I feel like I did what any rational person does when they turn 40: Paddle 9 miles in the Chesapeake Bay, row in the ocean for the first time, and paddle a kayak around the Island of Manhattan.

The Gerry Blackstone Manhattan Kayak Circumnavigation or Circ is an annual event that started in 2004. It is named in memoriam for one of its founders, Gerry Blackstone. One must apply to be accepted as paddlers are screened based on ability and paddling experience. After participating in the Circ I now know why there is an application process as it is a long day and challenging conditions may occur throughout the paddle. The Circ attracts 150 paddlers and has been sponsored by the Yonkers Paddling and Rowing Club since 2014.

Last spring I saw a Facebook post from the Chesapeake Paddlers referencing the event. Since I work at Chesapeake Light Craft and have access to a number of sea kayaks from our demo fleet I thought I’d apply. The event took place in early August and I thought it would be the perfect way to celebrate my 40th birthday. Again, if you’ve read my first post it is now confirmed that I really don’t get out much.

Growing up in north central New Jersey I’ve made many trips into New York City. But seeing Manhattan from the water was a whole other experience. The morning started in New Jersey under the George Washington Bridge along the Hudson. This was one of the two launch spots the group offered. There we unloaded our kayaks and our gear for the day. I’m sure I was quite a sight attempting to cram every last snack into my Shearwater 17. But there was no way I was going to leave behind my peanut butter filled pretzels!

After a brief meeting with our guides we headed south down the Hudson River. The day was growing warmer and reached into the 90’s. I was very conscious of continually hydrating all day because of the heat and extent of the paddle. We had a great group of guides and really friendly paddlers. A mix of newbies, like me, and those who had done the Circ for many years.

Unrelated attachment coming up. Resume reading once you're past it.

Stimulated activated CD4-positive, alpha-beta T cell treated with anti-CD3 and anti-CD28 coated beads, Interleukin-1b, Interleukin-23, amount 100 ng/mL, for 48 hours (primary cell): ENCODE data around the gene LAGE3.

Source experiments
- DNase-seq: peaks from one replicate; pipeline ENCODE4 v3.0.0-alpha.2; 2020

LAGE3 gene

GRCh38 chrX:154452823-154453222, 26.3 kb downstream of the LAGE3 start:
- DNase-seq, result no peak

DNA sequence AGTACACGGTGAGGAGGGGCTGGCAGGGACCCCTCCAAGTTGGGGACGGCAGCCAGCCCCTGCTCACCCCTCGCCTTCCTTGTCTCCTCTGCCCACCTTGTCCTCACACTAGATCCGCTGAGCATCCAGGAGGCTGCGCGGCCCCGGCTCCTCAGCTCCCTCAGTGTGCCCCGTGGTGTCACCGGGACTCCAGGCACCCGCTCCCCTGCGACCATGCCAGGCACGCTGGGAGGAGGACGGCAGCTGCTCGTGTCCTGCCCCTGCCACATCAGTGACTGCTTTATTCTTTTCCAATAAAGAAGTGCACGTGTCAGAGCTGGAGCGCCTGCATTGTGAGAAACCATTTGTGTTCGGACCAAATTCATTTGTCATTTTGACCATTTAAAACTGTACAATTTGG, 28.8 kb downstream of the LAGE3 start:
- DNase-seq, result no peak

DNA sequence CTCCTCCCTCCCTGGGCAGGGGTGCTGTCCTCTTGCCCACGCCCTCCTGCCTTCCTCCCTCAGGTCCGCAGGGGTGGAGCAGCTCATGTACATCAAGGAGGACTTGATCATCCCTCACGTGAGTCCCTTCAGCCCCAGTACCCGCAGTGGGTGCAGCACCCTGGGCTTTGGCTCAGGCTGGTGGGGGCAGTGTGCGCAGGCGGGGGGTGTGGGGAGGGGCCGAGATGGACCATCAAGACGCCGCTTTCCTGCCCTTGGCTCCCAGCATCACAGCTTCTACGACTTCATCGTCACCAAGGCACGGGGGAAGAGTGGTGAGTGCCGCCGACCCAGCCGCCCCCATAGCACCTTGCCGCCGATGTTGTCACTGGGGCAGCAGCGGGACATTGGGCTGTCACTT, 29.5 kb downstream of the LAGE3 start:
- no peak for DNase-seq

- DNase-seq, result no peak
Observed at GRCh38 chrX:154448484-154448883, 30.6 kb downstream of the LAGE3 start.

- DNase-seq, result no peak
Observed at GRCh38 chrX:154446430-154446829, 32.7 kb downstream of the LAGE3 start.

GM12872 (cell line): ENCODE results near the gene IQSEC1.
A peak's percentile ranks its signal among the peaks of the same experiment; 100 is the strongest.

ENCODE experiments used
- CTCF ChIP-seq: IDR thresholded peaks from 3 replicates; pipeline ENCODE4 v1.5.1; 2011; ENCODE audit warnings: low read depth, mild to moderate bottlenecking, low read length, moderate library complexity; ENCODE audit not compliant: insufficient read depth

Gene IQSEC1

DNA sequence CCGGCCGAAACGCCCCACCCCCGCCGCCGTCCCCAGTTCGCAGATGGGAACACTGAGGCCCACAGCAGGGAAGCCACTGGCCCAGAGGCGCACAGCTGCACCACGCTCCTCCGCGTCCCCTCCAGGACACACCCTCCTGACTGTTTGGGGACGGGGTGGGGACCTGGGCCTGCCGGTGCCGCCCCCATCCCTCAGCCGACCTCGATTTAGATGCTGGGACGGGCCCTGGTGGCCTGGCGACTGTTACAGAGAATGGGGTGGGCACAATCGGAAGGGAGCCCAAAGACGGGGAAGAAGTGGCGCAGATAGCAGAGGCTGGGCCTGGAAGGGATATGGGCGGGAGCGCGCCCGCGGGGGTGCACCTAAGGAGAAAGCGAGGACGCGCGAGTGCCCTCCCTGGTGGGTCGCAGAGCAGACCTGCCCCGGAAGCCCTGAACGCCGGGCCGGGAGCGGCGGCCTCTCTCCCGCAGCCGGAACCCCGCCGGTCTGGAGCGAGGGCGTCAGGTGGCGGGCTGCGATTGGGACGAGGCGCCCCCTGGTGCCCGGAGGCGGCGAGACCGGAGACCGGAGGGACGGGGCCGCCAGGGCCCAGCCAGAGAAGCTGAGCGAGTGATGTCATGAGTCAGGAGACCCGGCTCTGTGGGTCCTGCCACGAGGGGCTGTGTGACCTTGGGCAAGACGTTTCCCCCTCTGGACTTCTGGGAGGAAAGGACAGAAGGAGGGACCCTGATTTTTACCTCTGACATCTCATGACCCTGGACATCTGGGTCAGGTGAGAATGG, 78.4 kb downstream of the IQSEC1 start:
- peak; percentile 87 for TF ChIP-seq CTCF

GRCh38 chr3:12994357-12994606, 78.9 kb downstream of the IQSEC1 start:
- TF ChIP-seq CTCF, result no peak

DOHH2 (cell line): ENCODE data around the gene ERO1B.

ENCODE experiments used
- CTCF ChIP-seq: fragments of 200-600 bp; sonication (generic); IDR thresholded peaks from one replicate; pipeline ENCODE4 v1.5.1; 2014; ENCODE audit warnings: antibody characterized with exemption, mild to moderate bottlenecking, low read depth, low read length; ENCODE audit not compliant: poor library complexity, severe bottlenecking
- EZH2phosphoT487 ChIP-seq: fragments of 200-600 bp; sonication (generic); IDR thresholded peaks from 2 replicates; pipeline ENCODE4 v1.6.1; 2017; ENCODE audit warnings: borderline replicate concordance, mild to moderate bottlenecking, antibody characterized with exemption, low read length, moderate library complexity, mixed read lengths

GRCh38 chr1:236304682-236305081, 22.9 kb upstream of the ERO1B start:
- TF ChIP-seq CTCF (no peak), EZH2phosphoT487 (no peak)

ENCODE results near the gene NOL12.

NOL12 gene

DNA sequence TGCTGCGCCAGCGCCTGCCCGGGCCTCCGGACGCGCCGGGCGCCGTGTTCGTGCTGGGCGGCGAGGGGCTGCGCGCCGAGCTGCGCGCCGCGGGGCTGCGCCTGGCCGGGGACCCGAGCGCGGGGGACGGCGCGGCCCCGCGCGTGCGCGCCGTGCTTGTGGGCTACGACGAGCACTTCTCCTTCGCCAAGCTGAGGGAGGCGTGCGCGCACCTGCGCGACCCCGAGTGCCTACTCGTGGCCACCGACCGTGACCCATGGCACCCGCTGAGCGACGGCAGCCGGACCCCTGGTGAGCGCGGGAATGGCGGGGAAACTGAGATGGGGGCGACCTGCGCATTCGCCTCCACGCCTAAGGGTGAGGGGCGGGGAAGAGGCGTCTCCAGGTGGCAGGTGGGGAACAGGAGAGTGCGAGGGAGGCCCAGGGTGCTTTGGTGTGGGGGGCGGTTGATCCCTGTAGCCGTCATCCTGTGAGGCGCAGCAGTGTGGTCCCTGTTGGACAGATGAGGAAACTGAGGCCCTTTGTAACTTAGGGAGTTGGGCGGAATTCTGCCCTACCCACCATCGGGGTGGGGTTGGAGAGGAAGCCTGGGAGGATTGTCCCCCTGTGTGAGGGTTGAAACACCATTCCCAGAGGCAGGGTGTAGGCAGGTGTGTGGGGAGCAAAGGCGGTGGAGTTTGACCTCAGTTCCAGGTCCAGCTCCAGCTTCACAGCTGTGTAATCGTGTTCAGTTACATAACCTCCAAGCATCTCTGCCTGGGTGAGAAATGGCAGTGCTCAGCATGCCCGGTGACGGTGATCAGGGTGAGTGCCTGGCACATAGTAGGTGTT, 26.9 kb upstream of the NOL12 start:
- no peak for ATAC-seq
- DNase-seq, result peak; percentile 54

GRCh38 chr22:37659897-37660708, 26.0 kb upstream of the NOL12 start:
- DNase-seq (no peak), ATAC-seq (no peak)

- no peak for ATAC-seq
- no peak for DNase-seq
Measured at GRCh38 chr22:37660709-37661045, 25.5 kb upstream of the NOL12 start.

Our first stop was at the Hoboken Boathouse which is located across the Hudson not far from Chelsea Piers. Next stop was Pier 40 on the New York side where we met up with our fellow paddlers who launched from the Yonkers Rowing and Paddling Club. There we were escorted by a NYPD RIB boat as we headed towards the Battery. Once at the southern tip of Manhattan we could see the Statue of Liberty in the distance, the Freedom Tower behind us, and a LOT of boat traffic. We waited for our signal and in a large mass of paddlers we made our way around the Battery, towards the Brooklyn Bridge, and into the East River. With all of the boat wakes the river was like a washing machine! It was exhilarating charging into big waves. . .until I was sputtering and trying not to ingest gulps of the East River.  

By the time we reached the Brooklyn Bridge the water had calmed down and we started to hit our stride. Lunch was at Gantry State Park in Queens. There I got a chance to catch up with some of the paddlers from my group and meet some Circ veterans.  

The rest of the journey was smooth compared to the Battery but the views of “The City” were unbelievable. Some of the highlights were seeing Yankee Stadium and crossing Hell Gate where the East River meets the Harlem River. Then, paying a quick visit to the Peter Sharpe Boathouse which is home to Row New York.

The Harlem River afforded us with more stunning views, especially as the sun started to set. When we crossed back onto the Hudson the George Washington Bridge returned to view. It had been an incredible journey. We landed back where we started at the Ft. Lee / Hazards Boat Ramp, a group of very tired and jubilant kayakers. After a round of high fives we loaded our kayaks onto the roofs of our cars and made our way home for a well deserved night’s sleep.

For more information on this well organized and memorable trip visit the Yonkers Rowing and Paddling Club at: http://www.yprc.org/

Nicky Stimpson

Author Nicky Stimpson

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